Throughout each sitting we were filmed by his assistant Jean-Pierre, a charming Frenchman and devotee of the artist, and there is a filmed record of every portrait, so that the movement of the artist’s brush can be seen on a screen at every stage of the creation, from blank canvas to completed painting. Hockney is as much a looker as a painter and the intensity of his scrutiny as it switched from brushstroke to me, seated as still as I could manage, was rather awe-inspiring. In this age where it is possible to call yourself an artist without being able to draw, David Hockney is a rare phenomenon.

    Throughout the process he smoked – there was usually a nourishing cigarette in his left hand. And although he is an energetic and always entertaining talker, he rarely spoke when painting. Sometimes he gave a short grunt of satisfaction or looked up at his subject with a smile that told me it was going well.

  • I was able to give him three sittings, though some of his other subjects have only offered the artist two. We broke for lunch at 1pm or 1.30pm and adjourned to the house for a very good Californian lunch, where there was much talk and laughter. David’s table talk really should be recorded and published because his enthusiasms are always impassioned and infectious. He explained the critical neglect of Dufy and Marquet in comparison with the disproportionate hyperbole heaped on Matisse. He survived a disabling stroke in October 2012 and he is very deaf, so avoids noisy crowds but can still engage in a lively conversation across the dinner table. When he came to my show I practically sat him on the stage and made sure my body language was as loud as possible.

    I first saw and briefly met David in the late ’70s in New York at that legendary nightclub Studio 54, where one sometimes glimpsed the ghostly figure of Andy Warhol loitering in the shadows beside the hectic dance floor. Some time in that same decade I sat to the photographer Cecil Beaton for my portrait and he never stopped talking about Hockney and Nureyev, who seemed to have replaced even Greta Garbo as the objects of his affection and admiration.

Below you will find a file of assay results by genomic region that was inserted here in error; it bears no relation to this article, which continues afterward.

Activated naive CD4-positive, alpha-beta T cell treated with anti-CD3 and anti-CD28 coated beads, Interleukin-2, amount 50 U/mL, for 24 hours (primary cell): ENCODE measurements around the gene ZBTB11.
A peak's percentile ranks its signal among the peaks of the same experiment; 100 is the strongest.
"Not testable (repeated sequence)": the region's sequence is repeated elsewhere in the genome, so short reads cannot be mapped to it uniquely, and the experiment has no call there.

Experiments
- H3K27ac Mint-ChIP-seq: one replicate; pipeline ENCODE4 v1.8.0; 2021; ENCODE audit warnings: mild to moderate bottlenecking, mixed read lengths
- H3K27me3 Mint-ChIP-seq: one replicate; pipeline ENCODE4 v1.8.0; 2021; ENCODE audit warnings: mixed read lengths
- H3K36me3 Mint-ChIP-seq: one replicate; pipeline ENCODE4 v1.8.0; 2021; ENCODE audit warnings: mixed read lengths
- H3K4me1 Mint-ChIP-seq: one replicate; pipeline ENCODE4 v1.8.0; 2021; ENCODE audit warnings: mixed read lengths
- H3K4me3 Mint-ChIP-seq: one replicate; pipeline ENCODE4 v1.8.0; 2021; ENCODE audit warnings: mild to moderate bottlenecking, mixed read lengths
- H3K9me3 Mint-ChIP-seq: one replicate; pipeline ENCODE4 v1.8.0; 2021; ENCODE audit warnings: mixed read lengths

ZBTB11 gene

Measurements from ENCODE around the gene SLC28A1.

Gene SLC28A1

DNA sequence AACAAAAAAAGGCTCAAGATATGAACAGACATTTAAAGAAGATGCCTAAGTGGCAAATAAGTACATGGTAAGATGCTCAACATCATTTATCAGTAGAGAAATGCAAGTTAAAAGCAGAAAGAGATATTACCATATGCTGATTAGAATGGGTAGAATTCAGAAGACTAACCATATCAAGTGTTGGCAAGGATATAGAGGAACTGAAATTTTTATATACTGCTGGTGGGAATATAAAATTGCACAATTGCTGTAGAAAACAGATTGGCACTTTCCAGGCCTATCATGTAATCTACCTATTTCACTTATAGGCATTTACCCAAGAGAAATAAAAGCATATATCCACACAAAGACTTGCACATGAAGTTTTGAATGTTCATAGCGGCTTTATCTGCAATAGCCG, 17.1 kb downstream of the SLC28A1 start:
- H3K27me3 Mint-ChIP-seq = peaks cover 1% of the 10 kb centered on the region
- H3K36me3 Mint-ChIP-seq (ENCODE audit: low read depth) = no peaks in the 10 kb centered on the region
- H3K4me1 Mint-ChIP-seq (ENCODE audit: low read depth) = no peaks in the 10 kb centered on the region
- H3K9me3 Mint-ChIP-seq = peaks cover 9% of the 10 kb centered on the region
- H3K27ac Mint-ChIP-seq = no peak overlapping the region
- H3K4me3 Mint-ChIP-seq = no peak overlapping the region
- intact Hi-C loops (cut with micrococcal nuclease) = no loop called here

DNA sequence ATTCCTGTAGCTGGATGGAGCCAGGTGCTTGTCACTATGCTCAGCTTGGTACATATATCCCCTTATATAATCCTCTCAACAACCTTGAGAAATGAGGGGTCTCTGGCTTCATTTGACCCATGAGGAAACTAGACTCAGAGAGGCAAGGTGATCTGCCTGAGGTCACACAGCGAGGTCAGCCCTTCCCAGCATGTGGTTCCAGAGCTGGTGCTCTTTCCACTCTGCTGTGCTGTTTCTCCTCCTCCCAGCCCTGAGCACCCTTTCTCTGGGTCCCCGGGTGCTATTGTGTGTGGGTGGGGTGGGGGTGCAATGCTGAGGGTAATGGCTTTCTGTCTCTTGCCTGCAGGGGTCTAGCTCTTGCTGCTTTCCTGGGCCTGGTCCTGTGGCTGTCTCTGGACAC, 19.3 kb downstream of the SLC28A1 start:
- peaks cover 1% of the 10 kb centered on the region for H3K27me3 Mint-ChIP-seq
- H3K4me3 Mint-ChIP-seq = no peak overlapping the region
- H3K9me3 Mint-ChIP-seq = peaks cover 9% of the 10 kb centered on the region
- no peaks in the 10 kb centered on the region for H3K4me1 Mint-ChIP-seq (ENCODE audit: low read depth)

• David was the child prodigy of British art but unlike many child prodigies he didn’t fizzle out. His work has broadened and deepened and when he paints your portrait and occasionally speaks to you in that soft Yorkshire accent, which reminds me of the voice of my Lancastrian grandfather, you find yourself hoping not that the picture will look like you, but that you, with any luck, will look like the picture.

    Some years ago, the Los Angeles County Museum staged a recreation of the Nazis’infamous ‘Degenerate Art’ exhibition. Many of the original paintings and drawings that had been held to ridicule in 1937 had, surprisingly, not been destroyed, but prudently flogged in Switzerland to raise cash for the Reich. ‘How extraordinary,’ I said to David, ‘that so many fragile works had survived the bibliocausts of that terrible epoch.’

    ‘Why?’ I asked my friend. ‘Because somebody loved them,’ replied Hockney. By the same principle it is reassuring to think of the afterlife of my own portrait. Does it deserve to be an object only to be enjoyed and cherished by a solitary collector? Or ought it to be the venerated centrepiece of a large and distinguished museum, reproduced on postcards, T-shirts and oven mitts in the gallery boutique?

    Sometimes on stage I might improvise something rather successful and my other self standing in the wings says, ‘I wish I’d thought of that.’ It’s similar with my portrait by David. It’s not how I always look but how I rather wish I did.

  • In the studio with David Hockney RA

    In his studio in LA, David Hockney discusses his upcoming exhibition with curator Edith Devaney.

  • Barry Humphries is an actor, comedian, producer and writer. Best known as the character Dame Edna Everage, Humphries has starred in many television series, films and West End musical theatre productions.

    David Hockney RA: 82 Portraits and 1 Still-life is at The Sackler Wing, Royal Academy of Arts from 2 July – 2 October 2016.